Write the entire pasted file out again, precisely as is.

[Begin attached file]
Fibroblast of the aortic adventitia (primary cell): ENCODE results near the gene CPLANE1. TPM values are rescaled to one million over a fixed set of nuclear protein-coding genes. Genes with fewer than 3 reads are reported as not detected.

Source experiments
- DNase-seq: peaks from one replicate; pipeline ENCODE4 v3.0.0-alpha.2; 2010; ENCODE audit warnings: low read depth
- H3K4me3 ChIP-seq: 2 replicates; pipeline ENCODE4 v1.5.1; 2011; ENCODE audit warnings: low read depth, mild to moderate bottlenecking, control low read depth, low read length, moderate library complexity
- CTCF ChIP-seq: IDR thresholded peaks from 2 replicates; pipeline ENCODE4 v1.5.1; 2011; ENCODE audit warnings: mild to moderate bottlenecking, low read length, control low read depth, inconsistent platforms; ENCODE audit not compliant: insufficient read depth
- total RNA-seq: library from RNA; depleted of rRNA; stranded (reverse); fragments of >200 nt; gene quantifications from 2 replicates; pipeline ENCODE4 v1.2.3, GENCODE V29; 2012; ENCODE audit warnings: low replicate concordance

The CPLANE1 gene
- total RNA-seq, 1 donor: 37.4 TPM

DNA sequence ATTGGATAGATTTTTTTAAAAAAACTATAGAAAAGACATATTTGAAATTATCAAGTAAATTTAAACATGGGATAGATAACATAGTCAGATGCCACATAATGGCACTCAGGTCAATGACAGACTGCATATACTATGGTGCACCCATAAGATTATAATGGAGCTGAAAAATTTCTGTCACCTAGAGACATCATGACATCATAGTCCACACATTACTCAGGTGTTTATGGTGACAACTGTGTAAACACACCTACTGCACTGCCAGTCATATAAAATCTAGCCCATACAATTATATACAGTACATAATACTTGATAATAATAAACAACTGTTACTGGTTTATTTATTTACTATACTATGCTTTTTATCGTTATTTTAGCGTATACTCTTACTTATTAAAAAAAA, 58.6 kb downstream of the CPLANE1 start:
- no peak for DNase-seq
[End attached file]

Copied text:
Fibroblast of the aortic adventitia (primary cell): ENCODE results near the gene CPLANE1. TPM values are rescaled to one million over a fixed set of nuclear protein-coding genes. Genes with fewer than 3 reads are reported as not detected.

Source experiments
- DNase-seq: peaks from one replicate; pipeline ENCODE4 v3.0.0-alpha.2; 2010; ENCODE audit warnings: low read depth
- H3K4me3 ChIP-seq: 2 replicates; pipeline ENCODE4 v1.5.1; 2011; ENCODE audit warnings: low read depth, mild to moderate bottlenecking, control low read depth, low read length, moderate library complexity
- CTCF ChIP-seq: IDR thresholded peaks from 2 replicates; pipeline ENCODE4 v1.5.1; 2011; ENCODE audit warnings: mild to moderate bottlenecking, low read length, control low read depth, inconsistent platforms; ENCODE audit not compliant: insufficient read depth
- total RNA-seq: library from RNA; depleted of rRNA; stranded (reverse); fragments of >200 nt; gene quantifications from 2 replicates; pipeline ENCODE4 v1.2.3, GENCODE V29; 2012; ENCODE audit warnings: low replicate concordance

The CPLANE1 gene
- total RNA-seq, 1 donor: 37.4 TPM

DNA sequence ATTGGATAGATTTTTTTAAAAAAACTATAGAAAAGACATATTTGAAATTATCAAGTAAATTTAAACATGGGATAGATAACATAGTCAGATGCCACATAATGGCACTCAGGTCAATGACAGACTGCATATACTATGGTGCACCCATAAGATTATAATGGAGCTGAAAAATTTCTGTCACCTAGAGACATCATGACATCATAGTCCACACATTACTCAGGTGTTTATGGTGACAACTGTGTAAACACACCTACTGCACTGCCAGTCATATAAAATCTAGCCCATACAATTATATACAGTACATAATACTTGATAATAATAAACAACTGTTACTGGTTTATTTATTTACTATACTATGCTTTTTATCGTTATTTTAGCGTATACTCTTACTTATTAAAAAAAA, 58.6 kb downstream of the CPLANE1 start:
- no peak for DNase-seq